I once wrote: “There is no morality in global politics. It is eat or be eaten. The nucleus of international relations, beyond the niceties of diplomacy, is interest. Substantially, foreign relations are a trade of interests. Nothing is given for nothing. Every country seeks its own even in the extension of charity to another country.”

What is Russia’s interest in Nigeria – Africa? Well, the interest of outsiders in Africa has always been the same – to plunder the continent. It is the same as that of the conveners of the Berlin Conference of 1884-1885, who arrogantly arrogated to themselves the task of shaping the future of Africa by their own greed and lust for glory.

On the surface, Russia’s interest in Nigeria is economic and political. Russia, or rather, the former Soviet Union had strong imprints on Africa – during the Cold War Era – before its subsidence in 1991. In fact, the continent was the theatre of the so-called ideological war between the United States and the Soviet Union. Most of the casualties of this proxy combat were from Africa.

For example, the clash of Soviet and US "atomic" interest in the Congo precipitated the slaughter of President Patrice Lumumba in January 1961.

As a refresher, here is how this felony is synopsised by the Atomic Heritage Foundation.

“The Soviet Union, too, saw opportunity in Lumumba, and the ground was set for a proxy war that would last five years. The main concern for both nations was not the wellbeing of the Congolese people or even financial gain. Rather, both nations were worried that the rich uranium mines in the southern areas of the Congo would come under the other’s control. While both the United States and the Soviet Union had uranium deposits of their own, the uranium located in the Congo was extremely valuable given its high quality. In fact, a majority of the uranium used in the “Little Boy” atomic bomb came from the Congolese mines.

After being denied Western aid to control rebel factions in the south of Congo, Lumumba turned to the Soviets, who provided him with weapons and military advisors. This decision worried officials in the United States, who now believed the budding nation would officially turn communist. Doing so would provide Moscow with crucial uranium deposits, while depriving the United States of their most prosperous overseas mines. In a backchannel coup, United States military advisors helped Mobutu and Belgian operatives overthrow Lumumba. Lumumba was then arrested and transported to Katanga, where he and several other of his supporters were summarily executed.”

Really, Russia’s interest in Nigeria is obviously not altruistic. The Eastern European country is staging a comeback to the epicentre of global politics, and Africa must bend its back for Russia's ride to "reckoning". President Putin has not masked his intentions of restoring the “Soviet-era influence and glory”. And Nigeria (Africa) is an important piece in this quest. Africa has always been a sport for the East and West.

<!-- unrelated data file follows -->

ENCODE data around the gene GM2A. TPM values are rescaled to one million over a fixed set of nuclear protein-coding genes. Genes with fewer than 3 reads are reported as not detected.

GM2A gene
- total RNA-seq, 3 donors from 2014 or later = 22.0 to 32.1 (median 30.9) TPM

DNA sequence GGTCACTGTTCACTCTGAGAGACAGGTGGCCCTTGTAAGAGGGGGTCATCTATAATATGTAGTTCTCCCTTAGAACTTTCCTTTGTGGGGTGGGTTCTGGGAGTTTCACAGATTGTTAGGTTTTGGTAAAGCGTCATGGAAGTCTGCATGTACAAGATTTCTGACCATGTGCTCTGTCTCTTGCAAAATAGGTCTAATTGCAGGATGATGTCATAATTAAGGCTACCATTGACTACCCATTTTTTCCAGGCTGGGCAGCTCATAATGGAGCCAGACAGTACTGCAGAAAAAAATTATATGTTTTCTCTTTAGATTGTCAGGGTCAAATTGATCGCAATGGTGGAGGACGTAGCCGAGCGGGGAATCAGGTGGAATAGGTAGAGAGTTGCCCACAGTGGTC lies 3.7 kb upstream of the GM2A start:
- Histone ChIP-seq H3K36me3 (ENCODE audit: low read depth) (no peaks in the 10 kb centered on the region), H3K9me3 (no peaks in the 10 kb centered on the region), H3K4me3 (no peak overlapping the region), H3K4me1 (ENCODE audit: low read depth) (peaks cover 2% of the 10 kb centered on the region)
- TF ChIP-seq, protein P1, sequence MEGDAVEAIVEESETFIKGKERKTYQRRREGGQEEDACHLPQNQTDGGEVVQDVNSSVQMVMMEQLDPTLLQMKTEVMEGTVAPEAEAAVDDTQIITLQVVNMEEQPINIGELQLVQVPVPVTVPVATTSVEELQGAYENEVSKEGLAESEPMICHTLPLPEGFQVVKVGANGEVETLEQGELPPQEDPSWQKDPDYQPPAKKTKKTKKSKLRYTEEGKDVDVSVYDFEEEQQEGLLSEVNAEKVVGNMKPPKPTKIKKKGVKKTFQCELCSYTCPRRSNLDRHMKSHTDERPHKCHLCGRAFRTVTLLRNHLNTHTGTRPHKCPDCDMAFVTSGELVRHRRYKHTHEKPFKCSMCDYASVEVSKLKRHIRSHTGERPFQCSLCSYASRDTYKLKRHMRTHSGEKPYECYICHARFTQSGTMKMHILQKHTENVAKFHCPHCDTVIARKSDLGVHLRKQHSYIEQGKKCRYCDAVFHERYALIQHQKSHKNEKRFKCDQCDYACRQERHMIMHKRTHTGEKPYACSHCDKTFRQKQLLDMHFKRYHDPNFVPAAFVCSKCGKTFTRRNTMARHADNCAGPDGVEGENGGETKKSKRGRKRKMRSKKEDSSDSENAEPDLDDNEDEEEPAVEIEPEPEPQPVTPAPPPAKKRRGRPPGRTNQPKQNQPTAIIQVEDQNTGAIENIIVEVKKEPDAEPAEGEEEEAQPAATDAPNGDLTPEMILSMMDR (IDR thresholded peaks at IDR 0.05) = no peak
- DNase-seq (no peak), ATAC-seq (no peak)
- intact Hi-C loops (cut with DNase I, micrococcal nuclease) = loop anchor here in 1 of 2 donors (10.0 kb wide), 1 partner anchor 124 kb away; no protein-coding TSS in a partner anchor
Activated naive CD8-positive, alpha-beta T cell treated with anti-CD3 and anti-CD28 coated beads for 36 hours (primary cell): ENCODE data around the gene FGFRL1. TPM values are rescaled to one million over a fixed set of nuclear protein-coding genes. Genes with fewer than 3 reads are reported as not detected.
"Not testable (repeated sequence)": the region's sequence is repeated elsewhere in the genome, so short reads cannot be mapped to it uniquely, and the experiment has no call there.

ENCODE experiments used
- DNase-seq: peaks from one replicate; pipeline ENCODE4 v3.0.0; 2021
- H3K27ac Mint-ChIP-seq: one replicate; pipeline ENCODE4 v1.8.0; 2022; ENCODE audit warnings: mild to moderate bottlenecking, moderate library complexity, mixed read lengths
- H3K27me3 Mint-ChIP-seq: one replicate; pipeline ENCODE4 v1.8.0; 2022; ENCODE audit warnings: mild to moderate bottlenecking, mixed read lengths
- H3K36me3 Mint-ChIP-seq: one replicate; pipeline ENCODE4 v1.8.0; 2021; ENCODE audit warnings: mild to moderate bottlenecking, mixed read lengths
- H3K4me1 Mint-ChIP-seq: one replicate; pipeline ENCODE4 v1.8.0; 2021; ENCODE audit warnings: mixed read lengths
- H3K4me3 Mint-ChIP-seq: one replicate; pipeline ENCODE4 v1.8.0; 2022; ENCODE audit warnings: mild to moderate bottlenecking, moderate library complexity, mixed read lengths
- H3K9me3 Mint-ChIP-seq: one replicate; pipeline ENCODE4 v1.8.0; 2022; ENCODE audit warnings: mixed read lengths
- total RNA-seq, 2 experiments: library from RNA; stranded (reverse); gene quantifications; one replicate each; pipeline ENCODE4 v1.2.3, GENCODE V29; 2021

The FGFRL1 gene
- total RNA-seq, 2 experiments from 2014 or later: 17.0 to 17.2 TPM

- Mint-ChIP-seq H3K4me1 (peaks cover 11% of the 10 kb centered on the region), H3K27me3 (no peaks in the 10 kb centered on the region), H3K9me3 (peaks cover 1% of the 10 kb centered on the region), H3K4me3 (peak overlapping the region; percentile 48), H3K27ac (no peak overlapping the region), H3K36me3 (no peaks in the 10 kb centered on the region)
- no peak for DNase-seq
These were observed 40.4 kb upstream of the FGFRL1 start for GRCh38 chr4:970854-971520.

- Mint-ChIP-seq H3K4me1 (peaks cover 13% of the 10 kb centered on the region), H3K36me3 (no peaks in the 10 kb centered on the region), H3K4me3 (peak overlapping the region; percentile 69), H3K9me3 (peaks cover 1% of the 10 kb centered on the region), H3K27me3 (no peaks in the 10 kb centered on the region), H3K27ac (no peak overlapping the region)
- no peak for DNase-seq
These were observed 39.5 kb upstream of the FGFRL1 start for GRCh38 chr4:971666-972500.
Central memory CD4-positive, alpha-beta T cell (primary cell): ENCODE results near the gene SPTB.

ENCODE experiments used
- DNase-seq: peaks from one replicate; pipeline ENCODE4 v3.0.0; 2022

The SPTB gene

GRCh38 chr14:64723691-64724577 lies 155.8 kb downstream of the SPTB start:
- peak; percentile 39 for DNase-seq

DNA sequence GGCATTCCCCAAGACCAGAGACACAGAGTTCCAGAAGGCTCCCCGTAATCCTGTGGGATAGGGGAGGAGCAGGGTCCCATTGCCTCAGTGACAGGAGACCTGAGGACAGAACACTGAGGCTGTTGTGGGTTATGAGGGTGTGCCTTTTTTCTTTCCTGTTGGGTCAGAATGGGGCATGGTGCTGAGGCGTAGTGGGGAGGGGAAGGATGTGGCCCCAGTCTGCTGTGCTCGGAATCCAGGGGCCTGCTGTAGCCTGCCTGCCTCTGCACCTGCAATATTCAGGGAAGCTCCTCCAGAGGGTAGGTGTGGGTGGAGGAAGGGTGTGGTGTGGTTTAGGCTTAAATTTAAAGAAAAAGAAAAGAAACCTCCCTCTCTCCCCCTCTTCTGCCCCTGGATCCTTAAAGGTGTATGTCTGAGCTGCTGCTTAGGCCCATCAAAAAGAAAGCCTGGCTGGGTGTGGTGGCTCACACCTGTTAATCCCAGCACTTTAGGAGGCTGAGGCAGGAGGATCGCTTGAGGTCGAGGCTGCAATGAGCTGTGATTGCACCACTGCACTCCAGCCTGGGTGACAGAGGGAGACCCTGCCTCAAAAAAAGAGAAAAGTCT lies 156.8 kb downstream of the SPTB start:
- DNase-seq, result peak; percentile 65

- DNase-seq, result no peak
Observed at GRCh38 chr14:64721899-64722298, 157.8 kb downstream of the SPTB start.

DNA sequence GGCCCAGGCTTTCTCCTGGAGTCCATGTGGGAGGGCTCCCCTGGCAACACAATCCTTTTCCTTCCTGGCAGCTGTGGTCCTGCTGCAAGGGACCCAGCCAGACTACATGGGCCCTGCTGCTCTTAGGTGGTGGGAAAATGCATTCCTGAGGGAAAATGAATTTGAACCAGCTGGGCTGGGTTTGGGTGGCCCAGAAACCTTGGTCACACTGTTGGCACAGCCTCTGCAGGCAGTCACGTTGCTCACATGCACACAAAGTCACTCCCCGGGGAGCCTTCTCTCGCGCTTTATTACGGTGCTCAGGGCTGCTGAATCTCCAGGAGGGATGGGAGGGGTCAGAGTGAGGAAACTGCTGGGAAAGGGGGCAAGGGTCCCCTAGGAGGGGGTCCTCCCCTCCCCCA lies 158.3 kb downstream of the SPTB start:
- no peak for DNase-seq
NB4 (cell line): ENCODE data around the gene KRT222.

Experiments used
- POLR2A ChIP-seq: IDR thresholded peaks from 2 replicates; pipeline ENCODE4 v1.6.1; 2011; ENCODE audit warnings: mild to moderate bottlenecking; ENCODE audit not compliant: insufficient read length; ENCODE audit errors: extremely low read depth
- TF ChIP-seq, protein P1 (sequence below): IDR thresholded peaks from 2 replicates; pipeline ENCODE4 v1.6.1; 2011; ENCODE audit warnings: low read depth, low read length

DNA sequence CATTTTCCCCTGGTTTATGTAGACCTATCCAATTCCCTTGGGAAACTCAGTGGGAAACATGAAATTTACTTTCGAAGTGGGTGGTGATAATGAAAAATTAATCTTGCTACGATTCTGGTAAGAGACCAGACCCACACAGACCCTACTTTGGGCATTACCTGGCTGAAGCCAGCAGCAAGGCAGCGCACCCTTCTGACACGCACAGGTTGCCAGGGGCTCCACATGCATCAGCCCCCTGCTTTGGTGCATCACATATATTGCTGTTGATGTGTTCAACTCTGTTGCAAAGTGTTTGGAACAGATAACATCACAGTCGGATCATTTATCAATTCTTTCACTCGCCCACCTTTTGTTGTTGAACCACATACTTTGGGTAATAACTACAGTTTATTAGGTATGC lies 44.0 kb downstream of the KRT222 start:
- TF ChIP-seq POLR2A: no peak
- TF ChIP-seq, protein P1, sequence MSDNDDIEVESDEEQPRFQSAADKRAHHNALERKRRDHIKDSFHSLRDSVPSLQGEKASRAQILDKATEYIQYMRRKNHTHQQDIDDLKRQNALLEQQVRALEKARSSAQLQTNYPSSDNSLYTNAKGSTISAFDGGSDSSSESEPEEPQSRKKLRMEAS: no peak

With the growing influence of China in Africa and the receding hold of the US on the continent, Russia is spoiling for a place under the African sun.

On the economic sphere, Russia is a late-comer in trade with Africa – with just $20bn in trade with the continent in 2018 unlike China’s $200bn and the US’ $61bn in the same year. But the country is playing catch up with the recent summit with African leaders in Sochi and previous rapprochements.

But what is Nigeria’s interest?

President Buhari says his administration will “inject fresh energy into Russia-Nigeria relations”, and he calls for a “stronger partnership” with the country. As a matter of fact, this “renewed” camaraderie leaves me with mixed feelings. Nigeria is fighting a war – against insurgency – and needs weapons. And of course, Russia transacts business without scruples and conditions. We need Russia because we need the weapons. So, strengthening our ties with the country is not such a bad idea.

Also, Russia has little regard for principles, norms or rules in business and politics. It does the deal and delivers the goods.  This is a political character it shares with China.

But is the growing influence of countries like China and Russia that put nugatory value on the rule of law on Nigeria not ominous? And could Nigeria be dragged into a tug between two long-time adversaries – US and Russia?

Well, I think, the US under Donald Trump may be too carefree to care about what is happening in Nigeria or Africa. After all, it is, “America first”.  But I recall what an American official told me earlier in the month in a conversation on US’ apathy towards Africa. He said: “Anywhere Russia enters, America’s interest is awakened.”

However, with the growing influence of China, and now Russia on Nigeria, we should not take the execrable examples of “democratic dictatorship” from these countries. That will be our ruin.

China cares little about the internal politics of other countries, but Russia is notorious for propping dictatorships. This should worry us.

Fredrick Nwabufo, a writer and journalist, can be reached @FredrickNwabufo

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